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I have a partition of a set {1, 2, ..., n}. I would like to construct the equivalence relation that corresponds to the set partition in the form of an $n \times n$ 0-1 matrix. How can I construct such matrix?

For example:

(* Input *)
{{1, 4}, {2, 3}}

(* Expected Output *)
{{1, 0, 0, 1}, {0, 1, 1, 0}, {0, 1, 1, 0}, {1, 0, 0, 1}}
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3 Answers 3

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You can first create all pairs of elements in each of the equivalence classes by Tuples, then feed these indices to a SparseArray:

partition = {{1, 4}, {2, 3}} 
Normal@SparseArray[Catenate[Tuples[#, {2}] & /@ partition] -> 1]
(* {{1, 0, 0, 1}, {0, 1, 1, 0}, {0, 1, 1, 0}, {1, 0, 0, 1}} *)
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The code

parts = {{4, 7, 6}, {5}, {8, 1}, {9, 2, 3}}
perm = PermutationMatrix @ Flatten @ parts; 
mat = Transpose[perm] . BlockDiagonalMatrix[
         (Table[1, {Length[#1]}, {Length[#1]}] & ) /@ parts] . perm; 
MatrixForm[mat]

results in

1   0   0   0   0   0   0   1   0
0   1   1   0   0   0   0   0   1
0   1   1   0   0   0   0   0   1
0   0   0   1   0   1   1   0   0
0   0   0   0   1   0   0   0   0
0   0   0   1   0   1   1   0   0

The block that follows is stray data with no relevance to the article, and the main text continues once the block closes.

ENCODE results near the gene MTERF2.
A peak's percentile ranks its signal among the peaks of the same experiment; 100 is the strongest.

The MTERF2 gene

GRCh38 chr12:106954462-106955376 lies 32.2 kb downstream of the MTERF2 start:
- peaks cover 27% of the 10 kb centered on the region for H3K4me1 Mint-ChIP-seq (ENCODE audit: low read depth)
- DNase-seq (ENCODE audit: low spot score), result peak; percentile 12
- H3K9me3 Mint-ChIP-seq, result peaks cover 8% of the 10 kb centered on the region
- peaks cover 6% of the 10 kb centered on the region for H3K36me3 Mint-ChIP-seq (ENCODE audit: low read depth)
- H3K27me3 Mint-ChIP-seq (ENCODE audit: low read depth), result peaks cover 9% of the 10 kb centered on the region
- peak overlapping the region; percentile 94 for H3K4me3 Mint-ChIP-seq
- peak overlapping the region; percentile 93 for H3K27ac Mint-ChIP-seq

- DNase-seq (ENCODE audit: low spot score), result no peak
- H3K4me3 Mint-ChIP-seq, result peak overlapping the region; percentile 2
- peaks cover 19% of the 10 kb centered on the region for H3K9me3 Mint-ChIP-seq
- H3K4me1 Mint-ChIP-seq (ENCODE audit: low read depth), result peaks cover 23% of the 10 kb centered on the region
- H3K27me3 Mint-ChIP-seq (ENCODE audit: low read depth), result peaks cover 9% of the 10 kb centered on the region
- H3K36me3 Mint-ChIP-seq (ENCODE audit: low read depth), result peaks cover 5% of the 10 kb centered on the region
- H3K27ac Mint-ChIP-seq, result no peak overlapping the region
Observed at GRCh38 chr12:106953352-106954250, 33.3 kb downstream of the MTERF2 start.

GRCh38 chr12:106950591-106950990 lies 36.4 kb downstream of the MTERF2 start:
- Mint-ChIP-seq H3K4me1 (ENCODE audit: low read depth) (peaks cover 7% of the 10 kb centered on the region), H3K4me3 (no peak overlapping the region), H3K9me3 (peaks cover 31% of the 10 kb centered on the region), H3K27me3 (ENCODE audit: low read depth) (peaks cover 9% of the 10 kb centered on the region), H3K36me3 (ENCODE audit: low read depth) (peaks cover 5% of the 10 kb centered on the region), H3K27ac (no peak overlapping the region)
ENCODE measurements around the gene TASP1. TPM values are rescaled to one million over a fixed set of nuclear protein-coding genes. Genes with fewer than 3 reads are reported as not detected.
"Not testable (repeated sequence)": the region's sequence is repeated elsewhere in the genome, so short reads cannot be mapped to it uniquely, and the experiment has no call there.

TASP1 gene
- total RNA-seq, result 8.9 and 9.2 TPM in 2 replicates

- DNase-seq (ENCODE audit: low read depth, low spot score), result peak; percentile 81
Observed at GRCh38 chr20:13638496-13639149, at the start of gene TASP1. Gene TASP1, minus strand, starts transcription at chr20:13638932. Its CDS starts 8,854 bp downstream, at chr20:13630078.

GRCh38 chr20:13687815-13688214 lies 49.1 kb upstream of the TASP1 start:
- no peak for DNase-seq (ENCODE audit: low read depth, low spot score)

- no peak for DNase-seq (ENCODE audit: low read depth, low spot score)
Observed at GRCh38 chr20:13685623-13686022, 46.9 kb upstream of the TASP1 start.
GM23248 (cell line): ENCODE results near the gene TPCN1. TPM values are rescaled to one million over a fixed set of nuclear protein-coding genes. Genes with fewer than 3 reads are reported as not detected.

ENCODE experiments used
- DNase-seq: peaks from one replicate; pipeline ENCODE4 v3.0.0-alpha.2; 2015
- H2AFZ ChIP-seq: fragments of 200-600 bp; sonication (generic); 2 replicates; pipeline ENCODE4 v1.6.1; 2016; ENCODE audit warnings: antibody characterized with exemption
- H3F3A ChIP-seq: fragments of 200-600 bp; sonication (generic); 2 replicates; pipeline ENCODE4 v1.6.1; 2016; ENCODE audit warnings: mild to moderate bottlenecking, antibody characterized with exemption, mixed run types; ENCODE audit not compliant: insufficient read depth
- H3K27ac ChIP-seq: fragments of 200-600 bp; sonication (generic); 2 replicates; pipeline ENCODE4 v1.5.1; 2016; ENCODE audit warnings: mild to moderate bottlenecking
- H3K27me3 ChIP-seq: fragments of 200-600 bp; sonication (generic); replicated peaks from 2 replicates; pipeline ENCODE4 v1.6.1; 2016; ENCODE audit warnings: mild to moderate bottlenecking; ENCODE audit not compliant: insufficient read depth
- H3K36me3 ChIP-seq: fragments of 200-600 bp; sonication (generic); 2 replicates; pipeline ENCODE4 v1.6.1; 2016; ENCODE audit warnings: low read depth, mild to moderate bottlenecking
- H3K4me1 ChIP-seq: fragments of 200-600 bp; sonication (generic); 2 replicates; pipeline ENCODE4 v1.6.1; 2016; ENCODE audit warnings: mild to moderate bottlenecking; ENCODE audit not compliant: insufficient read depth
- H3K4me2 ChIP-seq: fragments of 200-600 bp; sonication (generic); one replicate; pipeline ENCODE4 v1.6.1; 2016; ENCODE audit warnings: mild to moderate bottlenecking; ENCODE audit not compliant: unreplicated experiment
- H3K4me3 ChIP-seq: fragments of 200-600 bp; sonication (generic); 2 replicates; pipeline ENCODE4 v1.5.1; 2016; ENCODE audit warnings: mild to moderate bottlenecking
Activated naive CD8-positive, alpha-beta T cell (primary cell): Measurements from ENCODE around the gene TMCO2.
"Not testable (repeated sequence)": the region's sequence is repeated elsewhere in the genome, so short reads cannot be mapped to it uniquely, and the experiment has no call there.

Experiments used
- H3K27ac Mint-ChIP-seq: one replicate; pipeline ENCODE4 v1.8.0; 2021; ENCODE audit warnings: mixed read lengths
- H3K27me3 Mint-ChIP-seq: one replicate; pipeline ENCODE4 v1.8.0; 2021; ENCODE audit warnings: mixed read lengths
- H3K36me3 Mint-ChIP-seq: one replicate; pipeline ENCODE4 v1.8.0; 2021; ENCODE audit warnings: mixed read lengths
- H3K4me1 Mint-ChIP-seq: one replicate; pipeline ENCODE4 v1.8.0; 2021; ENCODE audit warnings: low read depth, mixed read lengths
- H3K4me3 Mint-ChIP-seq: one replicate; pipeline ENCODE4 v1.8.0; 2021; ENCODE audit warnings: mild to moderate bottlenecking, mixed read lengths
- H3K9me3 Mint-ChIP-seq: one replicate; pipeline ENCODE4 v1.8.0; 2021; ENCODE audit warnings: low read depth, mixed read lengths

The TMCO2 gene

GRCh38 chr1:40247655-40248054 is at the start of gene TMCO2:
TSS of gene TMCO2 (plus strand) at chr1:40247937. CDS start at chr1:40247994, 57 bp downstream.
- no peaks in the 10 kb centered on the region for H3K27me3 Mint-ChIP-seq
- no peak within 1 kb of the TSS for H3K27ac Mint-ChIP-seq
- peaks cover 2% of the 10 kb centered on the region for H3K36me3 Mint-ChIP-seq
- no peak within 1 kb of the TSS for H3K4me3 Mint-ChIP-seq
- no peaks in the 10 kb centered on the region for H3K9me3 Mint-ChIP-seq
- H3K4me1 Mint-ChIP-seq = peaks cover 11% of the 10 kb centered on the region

0   0   0   1   0   1   1   0   0
1   0   0   0   0   0   0   1   0
0   1   1   0   0   0   0   0   1

For a larger example instead of conjugating by the permutation matrix it is probably faster to actually permute the rows and the columns using the permutation that sorts the entries in Flatten @ parts.

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Should your example not read: {{1,0,0,1},{0,1,1,0},{0,1,1,0},{0,0,0,1}}

If yes, you may write:

n = 4;
pos = {{1, 4}, {2, 3}};
Normal[SparseArray[Thread[pos -> 1], {n, n}]] + 
  IdentityMatrix[n]  // MatrixForm

enter image description here

Addendum

To make the matrix symmetrical, write:

n = 4;
pos = {{1, 4}, {2, 3}};
pos = Join[pos, Reverse /@ pos];
Normal[SparseArray[Thread[pos -> 1], {n, n}]] + 
  IdentityMatrix[n]  // MatrixForm

enter image description here

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    $\begingroup$ The matrix has to be symmetric, as it is supposed to represent an equivalence relation $\endgroup$ Feb 22 at 18:09
  • $\begingroup$ Look at the addendum in my answer. $\endgroup$ Feb 22 at 19:21
  • $\begingroup$ In any case, I think you misunderstood the meaning of the input. It could well be {{1,2,3},{4,5,6,7}}. $\endgroup$ Feb 22 at 19:26
  • 1
    $\begingroup$ I understood {1,4} to mean row 1 and column 4 is "1". Or element 1 and 4 are equivalent $\endgroup$ Feb 22 at 19:36

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